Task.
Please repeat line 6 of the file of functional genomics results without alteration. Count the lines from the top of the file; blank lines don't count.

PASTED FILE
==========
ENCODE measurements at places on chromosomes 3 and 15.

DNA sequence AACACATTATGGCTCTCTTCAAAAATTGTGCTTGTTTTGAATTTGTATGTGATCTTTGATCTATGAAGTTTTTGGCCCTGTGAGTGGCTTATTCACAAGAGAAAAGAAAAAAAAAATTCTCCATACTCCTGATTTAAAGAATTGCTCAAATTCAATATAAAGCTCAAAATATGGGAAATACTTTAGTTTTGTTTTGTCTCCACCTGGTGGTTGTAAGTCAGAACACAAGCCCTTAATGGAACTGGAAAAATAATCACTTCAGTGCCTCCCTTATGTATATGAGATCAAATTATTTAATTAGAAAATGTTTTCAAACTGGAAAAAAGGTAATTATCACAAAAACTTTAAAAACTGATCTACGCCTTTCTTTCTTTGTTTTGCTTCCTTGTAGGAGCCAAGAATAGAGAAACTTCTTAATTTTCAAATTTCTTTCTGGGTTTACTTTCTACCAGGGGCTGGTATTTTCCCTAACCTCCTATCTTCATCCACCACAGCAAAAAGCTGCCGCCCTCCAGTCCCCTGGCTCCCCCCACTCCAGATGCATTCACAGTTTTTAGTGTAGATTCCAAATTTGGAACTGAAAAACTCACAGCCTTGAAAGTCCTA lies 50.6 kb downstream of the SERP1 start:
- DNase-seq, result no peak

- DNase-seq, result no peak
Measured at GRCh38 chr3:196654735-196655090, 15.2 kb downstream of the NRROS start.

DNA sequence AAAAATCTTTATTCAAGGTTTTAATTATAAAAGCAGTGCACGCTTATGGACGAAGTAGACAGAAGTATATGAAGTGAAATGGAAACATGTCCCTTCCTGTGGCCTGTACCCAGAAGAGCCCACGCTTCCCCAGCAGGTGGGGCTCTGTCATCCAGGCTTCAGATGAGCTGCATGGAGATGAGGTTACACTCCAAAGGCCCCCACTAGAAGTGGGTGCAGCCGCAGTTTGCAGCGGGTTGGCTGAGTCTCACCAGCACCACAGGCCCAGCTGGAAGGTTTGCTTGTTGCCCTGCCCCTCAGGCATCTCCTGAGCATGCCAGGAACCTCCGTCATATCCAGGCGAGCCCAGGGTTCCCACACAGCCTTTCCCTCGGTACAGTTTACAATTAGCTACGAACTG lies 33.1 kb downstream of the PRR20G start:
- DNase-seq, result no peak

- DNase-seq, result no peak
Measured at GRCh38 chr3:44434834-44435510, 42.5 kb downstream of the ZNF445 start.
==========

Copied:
DNA sequence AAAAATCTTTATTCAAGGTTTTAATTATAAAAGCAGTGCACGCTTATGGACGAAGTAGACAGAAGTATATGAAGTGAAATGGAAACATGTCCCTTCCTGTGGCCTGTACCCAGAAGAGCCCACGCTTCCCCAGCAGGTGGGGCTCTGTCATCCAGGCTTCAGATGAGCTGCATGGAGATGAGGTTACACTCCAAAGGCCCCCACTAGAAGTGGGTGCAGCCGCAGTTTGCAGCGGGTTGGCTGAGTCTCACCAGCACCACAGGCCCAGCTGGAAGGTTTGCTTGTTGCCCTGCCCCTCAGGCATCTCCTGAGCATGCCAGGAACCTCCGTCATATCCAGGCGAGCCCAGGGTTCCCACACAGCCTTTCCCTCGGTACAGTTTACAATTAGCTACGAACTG lies 33.1 kb downstream of the PRR20G start: